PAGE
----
As school district officials and the teachers union continue to negotiate a return to classrooms, Chicago Public Schools announced Thursday that while most schools will be closed again Friday, a few will have in-person learning and activities.
The announcement appeared to catch principals off-guard.
The district tweeted Thursday evening that in-person learning and activities may be available “at a small number of schools” on Friday. “Please do not plan on sending your child to school unless you hear from your child’s principal,” the district said.
The Chicago Principals & Administrators Association said it was “blindsided” by the announcement.
“Principals don’t determine the resources and conditions that leave some schools ready to open and others unable to,” it said. “Principals do not want the demoralizing task of telling one school community why it cannot open while others can,” the group wrote, citing input from more than a hundred principals and assistant principals.
According to the letter, principals met with the school district Wednesday morning, during which they were told schools would not only be closed Thursday and Friday but that if Chicago Public Schools were to go remote or hybrid, it would start on Monday and end on Friday, January 14.
The school district has not publicly released any such plans. But according to the letter, district officials reiterated to principals “multiple times” that schools would be closed Thursday and Friday.
“To tell principals schools would be closed this week, and then blindside us just a few hours later with a public statement that principals will decide to either open or close our schools on Friday is offensive and unsafe,” the letter says.
According to a news release that includes the letter, 75% of administrators agreed in a survey sent Monday that the school system should go remote for one or two weeks and in that time “ensure the districtwide return to in-person learning is safe.” But many were concerned about the part of the question that implied schools could open on an individual basis.
The Chicago Public Schools said that one out of 10 teachers had shown up to schools “ready to work” on Wednesday and that one of of eight showed up Thursday.
CNN has reached out to Chicago Public Schools for comment on the principals’ letter but has not gotten a response.
The rift between the nation’s third-largest school district and its teachers echoes a debate playing out across the country amid a Covid-19 surge fueled by the Omicron variant: When and how should students return to the classroom?
Parent: My child is the one who loses
Some frustrated parents feel they and their children are stuck between both sides.
“We don’t know how to plan out the next 24 hours, let alone the next 24 days,” parent Nolberto Casas told CNN on Thursday.
“They point the fingers at the district, then they point the fingers at the teachers,” said Casas, who wants students to be learning in-person. “I’m pointing the finger at my child, because he’s the one who ends up losing out in this whole argument.”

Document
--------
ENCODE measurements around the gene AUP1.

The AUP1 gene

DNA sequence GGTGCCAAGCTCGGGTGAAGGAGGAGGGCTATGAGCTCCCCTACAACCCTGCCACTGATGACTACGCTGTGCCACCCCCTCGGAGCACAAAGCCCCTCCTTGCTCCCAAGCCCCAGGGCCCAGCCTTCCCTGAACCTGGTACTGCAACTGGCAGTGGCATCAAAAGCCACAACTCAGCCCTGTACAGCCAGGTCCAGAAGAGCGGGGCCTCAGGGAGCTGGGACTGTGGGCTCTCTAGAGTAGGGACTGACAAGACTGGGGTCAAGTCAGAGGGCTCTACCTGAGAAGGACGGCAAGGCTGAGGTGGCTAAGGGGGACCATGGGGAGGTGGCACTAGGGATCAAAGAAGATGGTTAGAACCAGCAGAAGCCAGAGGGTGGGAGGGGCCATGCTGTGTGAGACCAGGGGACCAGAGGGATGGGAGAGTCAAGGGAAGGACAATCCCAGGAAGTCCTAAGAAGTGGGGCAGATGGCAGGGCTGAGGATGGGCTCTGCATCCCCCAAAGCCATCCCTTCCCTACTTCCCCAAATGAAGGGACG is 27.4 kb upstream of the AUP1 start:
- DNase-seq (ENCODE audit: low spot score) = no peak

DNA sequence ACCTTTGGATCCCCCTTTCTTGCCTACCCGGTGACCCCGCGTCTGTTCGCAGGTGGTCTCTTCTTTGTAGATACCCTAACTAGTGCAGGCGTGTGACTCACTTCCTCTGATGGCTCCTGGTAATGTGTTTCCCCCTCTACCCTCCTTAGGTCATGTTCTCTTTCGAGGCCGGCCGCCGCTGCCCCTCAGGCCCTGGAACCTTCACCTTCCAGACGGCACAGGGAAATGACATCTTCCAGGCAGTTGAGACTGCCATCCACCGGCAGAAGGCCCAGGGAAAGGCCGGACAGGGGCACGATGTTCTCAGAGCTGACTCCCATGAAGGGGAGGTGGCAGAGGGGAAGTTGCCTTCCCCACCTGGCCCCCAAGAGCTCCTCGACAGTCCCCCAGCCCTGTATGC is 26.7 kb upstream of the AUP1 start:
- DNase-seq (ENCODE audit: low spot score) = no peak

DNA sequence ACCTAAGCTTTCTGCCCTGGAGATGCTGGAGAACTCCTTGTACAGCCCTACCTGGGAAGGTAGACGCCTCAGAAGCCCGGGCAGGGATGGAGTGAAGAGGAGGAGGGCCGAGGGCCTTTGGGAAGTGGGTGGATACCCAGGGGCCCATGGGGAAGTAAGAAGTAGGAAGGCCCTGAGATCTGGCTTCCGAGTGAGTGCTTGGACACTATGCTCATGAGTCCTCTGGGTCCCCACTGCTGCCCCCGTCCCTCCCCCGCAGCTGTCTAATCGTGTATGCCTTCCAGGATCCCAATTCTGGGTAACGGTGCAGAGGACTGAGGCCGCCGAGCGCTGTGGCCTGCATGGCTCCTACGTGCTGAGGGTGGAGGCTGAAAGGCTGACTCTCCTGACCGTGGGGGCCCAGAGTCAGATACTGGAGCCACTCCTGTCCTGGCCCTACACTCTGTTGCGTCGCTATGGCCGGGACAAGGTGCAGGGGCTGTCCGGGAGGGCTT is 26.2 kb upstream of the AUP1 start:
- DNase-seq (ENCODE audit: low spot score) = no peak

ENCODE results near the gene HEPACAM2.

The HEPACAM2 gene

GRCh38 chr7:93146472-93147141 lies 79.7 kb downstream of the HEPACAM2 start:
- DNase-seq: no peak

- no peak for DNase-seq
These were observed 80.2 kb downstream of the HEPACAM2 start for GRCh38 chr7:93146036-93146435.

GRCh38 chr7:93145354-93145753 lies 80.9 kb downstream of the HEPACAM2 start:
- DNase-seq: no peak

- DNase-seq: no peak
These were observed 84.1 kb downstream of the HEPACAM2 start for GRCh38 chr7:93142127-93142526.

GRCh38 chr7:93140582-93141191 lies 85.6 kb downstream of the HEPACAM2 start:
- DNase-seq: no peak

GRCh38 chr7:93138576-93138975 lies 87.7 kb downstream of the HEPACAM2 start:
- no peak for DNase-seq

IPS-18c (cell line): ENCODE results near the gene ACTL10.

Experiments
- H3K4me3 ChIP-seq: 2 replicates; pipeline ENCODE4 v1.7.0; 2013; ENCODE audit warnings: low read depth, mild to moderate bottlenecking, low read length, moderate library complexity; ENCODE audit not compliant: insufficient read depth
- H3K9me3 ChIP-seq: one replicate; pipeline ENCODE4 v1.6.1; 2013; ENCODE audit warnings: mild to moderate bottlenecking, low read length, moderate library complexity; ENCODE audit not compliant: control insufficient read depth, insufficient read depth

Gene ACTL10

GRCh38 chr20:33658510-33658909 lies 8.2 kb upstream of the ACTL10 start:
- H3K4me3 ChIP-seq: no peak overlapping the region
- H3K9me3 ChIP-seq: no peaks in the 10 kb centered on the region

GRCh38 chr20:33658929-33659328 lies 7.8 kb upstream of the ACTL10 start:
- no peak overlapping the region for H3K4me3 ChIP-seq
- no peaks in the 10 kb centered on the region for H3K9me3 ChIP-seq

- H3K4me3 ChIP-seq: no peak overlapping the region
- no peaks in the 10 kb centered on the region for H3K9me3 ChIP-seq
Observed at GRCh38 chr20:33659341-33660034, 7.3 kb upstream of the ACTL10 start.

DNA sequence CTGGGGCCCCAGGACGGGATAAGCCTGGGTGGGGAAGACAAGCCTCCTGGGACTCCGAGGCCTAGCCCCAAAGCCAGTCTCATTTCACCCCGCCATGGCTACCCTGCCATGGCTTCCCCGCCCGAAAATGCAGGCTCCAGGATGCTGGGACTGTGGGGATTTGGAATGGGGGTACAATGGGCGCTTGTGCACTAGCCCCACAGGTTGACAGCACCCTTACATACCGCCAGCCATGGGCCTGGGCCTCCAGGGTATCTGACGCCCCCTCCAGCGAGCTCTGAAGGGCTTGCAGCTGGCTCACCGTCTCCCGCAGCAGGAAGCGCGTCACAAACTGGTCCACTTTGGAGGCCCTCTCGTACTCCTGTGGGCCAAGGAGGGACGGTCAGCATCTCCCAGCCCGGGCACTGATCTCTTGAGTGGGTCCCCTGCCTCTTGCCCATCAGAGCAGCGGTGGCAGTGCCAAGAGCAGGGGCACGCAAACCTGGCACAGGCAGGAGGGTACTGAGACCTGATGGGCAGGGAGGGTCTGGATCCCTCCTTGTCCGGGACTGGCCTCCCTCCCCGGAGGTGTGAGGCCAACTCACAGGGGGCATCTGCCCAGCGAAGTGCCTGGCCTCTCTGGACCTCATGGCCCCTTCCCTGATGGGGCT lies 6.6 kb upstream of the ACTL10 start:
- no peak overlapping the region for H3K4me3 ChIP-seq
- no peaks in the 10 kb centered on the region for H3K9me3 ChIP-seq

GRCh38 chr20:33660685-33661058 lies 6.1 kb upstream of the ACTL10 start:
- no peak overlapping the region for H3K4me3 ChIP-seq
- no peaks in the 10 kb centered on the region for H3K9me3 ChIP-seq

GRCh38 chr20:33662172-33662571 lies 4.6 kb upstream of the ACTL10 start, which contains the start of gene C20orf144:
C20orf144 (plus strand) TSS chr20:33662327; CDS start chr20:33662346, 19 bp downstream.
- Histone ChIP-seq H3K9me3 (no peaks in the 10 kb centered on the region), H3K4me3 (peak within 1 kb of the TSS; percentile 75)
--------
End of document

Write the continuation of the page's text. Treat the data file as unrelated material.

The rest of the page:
In-person learning had resumed Monday, but the Chicago Teachers Union (CTU) voted Tuesday night to teach virtually instead. The union has said conditions for in-person learning were unsafe, citing inadequate staffing and testing as new Covid-19 cases and new hospitalizations among children reached record highs.
Chicago Public Schools, which has about 340,000 students, responded by canceling school, insisting children needed to return to classrooms. The district said its schools were safe.
Chicago Department of Public Health Commissioner Allison Arwady told CNN’s Wolf Blitzer that while she understands that teachers are worried, schools are not the source of Covid-19 spread, adding that remote learning “is not likely to be something that we can keep returning to over and over again.”
On Tuesday, the last day classes were held, the school system reported 422 new Covid-19 cases among students and 271 new cases among adults – both record highs for the academic year.
Union President Jesse Sharkey indicated Wednesday teachers might not return to classrooms until January 18 if the stalemate continues. Teachers may return earlier if the surge subsides or the union reaches an agreement with city officials, he said.
In a joint statement, Mayor Lori Lightfoot and Chicago Public Schools CEO Pedro Martinez said Thursday’s negotiations were “productive.”
Meantime, some parents say they are dissatisfied with both the union and the city.
“I am very disappointed in the Chicago Teachers Union for the fearmongering tactics and negative rhetoric regarding this vote,” said Carolina Barrera Tobón, a parent of a first-grader and third-grader in the district. “I am equally disappointed in the CPS CEO and our mayor.”
‘“CPS has dropped the ball on so many important decisions and the implementation of safety procedures,” she said. “And I honestly do not trust the teachers union to stay remote for only two weeks after their continued spread of misinformation regarding the safety of our schools.”
Ryan Griffin, another parent and founder of the Chicago Parents Collective, which pushes for in-person learning, pointed to public health officials who have emphasized the importance of having students in class “above all else.”
With classes just having resumed Monday after winter break, the Chicago Teachers Union voted to teach remotely, but the school district canceled classes, saying they want in-person learning.
CNN’s Omar Jimenez reported and Brad Parks and Bill Kirkos contributed from Chicago. CNN’s Rachel Burstein Parks, Raja Razek, Holly Yan, Theresa Waldrop, Steve Almasy, Carma Hassan and Elizabeth Stuart contributed to this report.